Los Angeles Jewish Home's Blog

Keeping The Conversation Going: How To Communicate With Seniors

According to the Gerontological Society of America (GSA), it's estimated that by 2030 nearly one out of every five Americans will be 65 years of age or older. Social workers are aware of the fact that interactions between seniors and healthcare professionals can be influenced by expectations and stereotypes on both sides. Understanding communication means being sensitive to possible deficiencies related to the aging process. These changes might include the fact that an elderly individual may process information more slowly, have decreased hearing or vision, or exhibit a decline in memory. Seniors may be dealing with adjustments they are making related to losses, including retirement, health, independence, memory, and loss of loved ones. Effective communication with seniors can be challenging, but it's essential in order to understand and meet their needs.

First meetings with newcomers to the Jewish Home's services and programs have taught us the importance of not stereotyping an individual based on their physical appearance or immediate reaction to a new environment or situation. It's important to avoid relying solely on perceptual cues to guide the interaction. We must first engage in a simple welcoming dialogue in order to assess the individual's cognitive capacity, hearing ability and emotional well-being. The social worker learns to adapt their style of communication to the abilities of the individual. Doing this provides a foundation for more effective interactions in the future.

The same communication skills employed by a social worker or other geriatric healthcare professional can be easily incorporated into our personal interactions with seniors. Here are ten simple tips from the GSA and the Home's social services department to help improve your communication with the seniors in your life.
  • Don't use "baby talk." Instead, call individuals by their proper name unless given permission to do otherwise. Baby talk and names like "honey" or "sweetie" aredisrespectful and can make a person feel powerless.
  • Have conversations in a quiet environment to minimize background noise.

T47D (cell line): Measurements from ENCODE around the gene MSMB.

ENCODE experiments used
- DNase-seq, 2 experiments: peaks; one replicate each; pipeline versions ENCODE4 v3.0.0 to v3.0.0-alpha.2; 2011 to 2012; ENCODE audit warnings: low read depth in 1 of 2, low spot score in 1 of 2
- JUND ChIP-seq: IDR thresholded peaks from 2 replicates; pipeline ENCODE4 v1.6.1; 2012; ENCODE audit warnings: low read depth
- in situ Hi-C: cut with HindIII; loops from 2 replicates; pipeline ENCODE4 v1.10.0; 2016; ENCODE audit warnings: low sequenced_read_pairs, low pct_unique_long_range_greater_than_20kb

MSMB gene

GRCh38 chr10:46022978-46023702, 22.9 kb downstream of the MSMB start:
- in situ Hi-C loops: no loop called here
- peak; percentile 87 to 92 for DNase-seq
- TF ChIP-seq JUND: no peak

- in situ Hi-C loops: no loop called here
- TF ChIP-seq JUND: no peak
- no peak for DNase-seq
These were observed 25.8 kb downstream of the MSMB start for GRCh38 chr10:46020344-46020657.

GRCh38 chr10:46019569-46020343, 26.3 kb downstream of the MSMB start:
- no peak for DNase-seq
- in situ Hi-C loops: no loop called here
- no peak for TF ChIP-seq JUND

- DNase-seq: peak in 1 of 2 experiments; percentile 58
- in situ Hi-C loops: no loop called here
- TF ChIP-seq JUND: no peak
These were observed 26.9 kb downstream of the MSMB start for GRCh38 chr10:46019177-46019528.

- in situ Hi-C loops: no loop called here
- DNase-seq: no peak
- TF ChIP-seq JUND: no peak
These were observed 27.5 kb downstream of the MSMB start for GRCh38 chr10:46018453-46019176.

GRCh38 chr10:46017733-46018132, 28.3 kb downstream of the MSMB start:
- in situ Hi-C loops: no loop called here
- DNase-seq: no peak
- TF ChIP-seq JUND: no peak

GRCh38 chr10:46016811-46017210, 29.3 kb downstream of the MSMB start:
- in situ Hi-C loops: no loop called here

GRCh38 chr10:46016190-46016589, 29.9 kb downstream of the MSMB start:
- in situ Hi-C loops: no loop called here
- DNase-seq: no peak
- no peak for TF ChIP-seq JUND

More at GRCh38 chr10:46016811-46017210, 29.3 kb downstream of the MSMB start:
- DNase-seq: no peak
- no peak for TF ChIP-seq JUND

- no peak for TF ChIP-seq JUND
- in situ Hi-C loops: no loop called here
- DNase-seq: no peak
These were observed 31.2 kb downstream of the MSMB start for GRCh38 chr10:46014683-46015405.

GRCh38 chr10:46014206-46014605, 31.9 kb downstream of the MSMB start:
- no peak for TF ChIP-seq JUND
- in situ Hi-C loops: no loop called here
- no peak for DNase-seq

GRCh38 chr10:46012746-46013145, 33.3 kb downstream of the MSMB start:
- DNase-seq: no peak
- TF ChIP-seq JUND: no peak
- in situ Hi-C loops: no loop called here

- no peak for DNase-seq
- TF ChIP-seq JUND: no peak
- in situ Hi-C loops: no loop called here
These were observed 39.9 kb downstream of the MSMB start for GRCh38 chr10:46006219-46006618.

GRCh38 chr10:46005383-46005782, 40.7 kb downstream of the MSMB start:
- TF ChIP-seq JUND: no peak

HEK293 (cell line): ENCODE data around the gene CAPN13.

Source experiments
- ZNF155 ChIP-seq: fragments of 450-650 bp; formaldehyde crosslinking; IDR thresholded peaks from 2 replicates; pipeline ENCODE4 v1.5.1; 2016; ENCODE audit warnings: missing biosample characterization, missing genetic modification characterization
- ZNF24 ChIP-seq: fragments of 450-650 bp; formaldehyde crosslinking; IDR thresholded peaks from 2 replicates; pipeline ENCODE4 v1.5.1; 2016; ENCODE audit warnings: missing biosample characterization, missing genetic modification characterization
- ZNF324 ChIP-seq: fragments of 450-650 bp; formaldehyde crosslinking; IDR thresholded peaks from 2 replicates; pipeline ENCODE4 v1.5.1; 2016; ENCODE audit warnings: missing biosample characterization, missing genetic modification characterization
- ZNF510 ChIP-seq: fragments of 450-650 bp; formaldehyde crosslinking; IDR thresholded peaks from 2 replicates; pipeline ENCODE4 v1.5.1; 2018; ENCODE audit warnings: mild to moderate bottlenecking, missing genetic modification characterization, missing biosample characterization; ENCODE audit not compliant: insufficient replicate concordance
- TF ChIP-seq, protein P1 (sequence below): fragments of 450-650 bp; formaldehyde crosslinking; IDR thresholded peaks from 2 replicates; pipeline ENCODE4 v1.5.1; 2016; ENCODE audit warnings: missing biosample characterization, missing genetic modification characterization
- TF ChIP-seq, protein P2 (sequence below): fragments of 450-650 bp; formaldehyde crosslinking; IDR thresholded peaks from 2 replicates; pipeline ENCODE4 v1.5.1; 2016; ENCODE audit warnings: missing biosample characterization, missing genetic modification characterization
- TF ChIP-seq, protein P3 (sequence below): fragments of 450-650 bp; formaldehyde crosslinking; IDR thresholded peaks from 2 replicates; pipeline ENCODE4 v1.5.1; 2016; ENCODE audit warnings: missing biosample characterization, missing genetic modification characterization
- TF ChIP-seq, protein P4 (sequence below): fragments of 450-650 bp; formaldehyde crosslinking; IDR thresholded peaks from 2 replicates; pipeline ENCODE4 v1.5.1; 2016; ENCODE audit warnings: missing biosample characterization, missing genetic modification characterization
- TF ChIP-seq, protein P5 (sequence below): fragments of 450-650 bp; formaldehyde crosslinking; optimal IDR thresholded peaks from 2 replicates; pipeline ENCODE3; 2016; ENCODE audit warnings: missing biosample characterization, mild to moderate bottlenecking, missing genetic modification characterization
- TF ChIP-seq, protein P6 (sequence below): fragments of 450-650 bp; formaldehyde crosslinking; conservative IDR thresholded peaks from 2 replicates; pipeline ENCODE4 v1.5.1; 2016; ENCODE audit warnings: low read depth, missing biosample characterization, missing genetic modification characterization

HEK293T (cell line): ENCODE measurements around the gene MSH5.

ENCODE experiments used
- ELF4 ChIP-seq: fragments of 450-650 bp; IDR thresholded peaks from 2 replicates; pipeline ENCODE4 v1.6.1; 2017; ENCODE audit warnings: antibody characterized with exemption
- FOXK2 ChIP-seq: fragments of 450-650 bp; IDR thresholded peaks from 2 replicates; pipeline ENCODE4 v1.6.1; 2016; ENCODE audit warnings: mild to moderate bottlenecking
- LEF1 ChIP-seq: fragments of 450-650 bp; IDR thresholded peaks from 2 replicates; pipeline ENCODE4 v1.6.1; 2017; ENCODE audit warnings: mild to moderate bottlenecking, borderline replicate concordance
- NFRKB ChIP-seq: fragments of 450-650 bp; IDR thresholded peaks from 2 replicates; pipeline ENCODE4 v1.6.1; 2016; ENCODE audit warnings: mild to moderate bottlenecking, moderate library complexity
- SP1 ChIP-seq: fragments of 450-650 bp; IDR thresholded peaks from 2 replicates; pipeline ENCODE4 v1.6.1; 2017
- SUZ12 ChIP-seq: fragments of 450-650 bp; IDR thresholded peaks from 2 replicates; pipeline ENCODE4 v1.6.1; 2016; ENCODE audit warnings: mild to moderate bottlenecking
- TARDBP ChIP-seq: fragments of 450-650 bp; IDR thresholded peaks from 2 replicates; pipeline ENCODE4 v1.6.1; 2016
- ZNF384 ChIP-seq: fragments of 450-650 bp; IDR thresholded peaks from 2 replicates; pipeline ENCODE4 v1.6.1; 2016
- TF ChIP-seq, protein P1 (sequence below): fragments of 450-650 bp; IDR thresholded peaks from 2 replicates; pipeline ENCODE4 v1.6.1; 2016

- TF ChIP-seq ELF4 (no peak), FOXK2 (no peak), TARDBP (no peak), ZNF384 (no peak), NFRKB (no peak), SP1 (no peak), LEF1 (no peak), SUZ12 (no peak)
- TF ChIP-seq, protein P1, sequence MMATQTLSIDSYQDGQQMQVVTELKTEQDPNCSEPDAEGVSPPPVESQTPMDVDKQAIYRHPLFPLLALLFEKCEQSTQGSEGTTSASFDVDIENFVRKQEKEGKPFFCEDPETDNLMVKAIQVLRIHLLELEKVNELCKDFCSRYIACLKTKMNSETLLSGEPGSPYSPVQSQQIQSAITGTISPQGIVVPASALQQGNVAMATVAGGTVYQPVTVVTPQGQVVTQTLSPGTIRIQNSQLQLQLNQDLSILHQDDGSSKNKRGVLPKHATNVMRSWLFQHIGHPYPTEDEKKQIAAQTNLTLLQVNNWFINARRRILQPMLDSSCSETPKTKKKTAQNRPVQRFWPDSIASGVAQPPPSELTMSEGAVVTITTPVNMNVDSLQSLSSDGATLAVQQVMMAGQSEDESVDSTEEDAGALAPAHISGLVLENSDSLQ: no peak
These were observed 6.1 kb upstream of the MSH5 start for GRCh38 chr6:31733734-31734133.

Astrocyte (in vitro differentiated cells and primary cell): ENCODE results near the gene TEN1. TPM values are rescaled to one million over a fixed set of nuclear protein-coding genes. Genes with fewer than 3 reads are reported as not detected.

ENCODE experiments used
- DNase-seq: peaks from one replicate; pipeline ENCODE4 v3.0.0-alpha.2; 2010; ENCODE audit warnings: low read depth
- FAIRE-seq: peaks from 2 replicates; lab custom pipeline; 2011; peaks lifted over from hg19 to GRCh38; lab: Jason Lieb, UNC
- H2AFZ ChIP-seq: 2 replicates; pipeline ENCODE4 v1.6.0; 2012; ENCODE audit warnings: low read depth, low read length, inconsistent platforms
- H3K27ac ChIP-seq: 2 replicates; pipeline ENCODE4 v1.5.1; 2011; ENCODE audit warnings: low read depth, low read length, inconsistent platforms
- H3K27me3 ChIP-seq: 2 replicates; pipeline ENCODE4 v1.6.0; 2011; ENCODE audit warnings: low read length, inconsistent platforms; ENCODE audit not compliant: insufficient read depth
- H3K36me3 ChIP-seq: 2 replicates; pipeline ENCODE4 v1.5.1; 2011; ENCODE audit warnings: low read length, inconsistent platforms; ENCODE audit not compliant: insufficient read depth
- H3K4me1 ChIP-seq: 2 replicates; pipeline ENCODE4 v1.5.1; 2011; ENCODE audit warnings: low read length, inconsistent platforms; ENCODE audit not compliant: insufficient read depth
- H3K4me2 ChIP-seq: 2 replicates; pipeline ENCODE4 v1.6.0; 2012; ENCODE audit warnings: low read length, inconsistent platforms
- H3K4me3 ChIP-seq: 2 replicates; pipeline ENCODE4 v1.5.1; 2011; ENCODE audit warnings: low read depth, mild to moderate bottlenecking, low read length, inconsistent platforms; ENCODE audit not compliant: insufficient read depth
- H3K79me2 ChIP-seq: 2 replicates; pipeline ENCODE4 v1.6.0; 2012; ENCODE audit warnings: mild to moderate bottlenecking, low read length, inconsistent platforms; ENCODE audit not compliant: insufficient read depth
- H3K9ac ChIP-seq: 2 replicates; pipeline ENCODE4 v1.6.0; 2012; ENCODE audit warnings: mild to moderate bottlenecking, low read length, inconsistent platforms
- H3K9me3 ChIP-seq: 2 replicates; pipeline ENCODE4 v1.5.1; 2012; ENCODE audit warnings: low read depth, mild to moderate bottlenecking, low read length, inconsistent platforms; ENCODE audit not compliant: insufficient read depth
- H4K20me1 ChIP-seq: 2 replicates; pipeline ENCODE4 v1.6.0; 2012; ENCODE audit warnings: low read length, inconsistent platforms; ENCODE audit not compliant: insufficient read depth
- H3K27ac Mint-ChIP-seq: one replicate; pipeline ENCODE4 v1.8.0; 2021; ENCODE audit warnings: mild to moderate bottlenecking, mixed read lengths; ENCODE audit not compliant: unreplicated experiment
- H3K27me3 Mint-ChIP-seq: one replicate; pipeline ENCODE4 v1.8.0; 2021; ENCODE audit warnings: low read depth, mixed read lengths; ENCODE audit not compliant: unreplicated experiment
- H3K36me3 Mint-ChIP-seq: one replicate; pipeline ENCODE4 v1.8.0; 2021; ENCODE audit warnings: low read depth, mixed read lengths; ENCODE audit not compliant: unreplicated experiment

• Face the individual directly at eye level and speak clearly and distinctly. Use short, concise sentences to share information. Use words that are concrete and direct, rather than abstract or vague. Simplify information.
  • Take the time to make a connection and build rapport before initiating the task at hand. Ask open-ended questions that give the individual the opportunity to share their point of view instead of yes and no answers.
  • Listen. Focus on the individual and maintain eye contact. If there is any question as to what is being said, paraphrase what was shared in order to clarify the meaning. This conveys the message that you are really listening. Remember to also verify the listener's comprehension.
  • Convey genuine interest in the person's response by reflecting back what you hearthey are feeling. For example, if positive information about an event was shared, say "It sounds like that made you very happy."
  • Be personable but remember to use humor with discretion.
  • Include the elder in conversations, even if you're addressing the caregiver or family member. Direct the conversation back to the resident.
  • Provide elders with complete and impartial information about the pros and cons associated with care and offer choices whenever possible.
  • Elders with dementia often respond to your tone of communication more than your words. Use a soft, calm voice. Be aware of your non-verbal communication, such as facial expressions and gestures. Don't reduce your rate of speech. Be clear and enunciate. Use closed-ended questions that require only a yes or no answer. Simplify your sentences.
Considering the unique abilities and challenges of every senior will help create positive, effective interactions and help to enhance relationships, whether at home or in a healthcare setting.

Devorah Small-Teyer, MSW, is the director of social services for the Los Angeles Jewish Home's Joyce Eisenberg-Keefer Medical Center. Ms. Small-Teyer received her BA from Southern Connecticut State University. She went on to receive her MSW from Yeshiva University, Wurzweiler School of Social Work, and studied at the Gestalt Institute for Psychotherapy and Training, both in New York City.